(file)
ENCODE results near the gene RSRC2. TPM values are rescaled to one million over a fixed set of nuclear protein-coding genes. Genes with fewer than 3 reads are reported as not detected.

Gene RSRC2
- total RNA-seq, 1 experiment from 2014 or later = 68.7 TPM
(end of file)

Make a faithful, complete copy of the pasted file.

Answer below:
ENCODE results near the gene RSRC2. TPM values are rescaled to one million over a fixed set of nuclear protein-coding genes. Genes with fewer than 3 reads are reported as not detected.

Gene RSRC2
- total RNA-seq, 1 experiment from 2014 or later = 68.7 TPM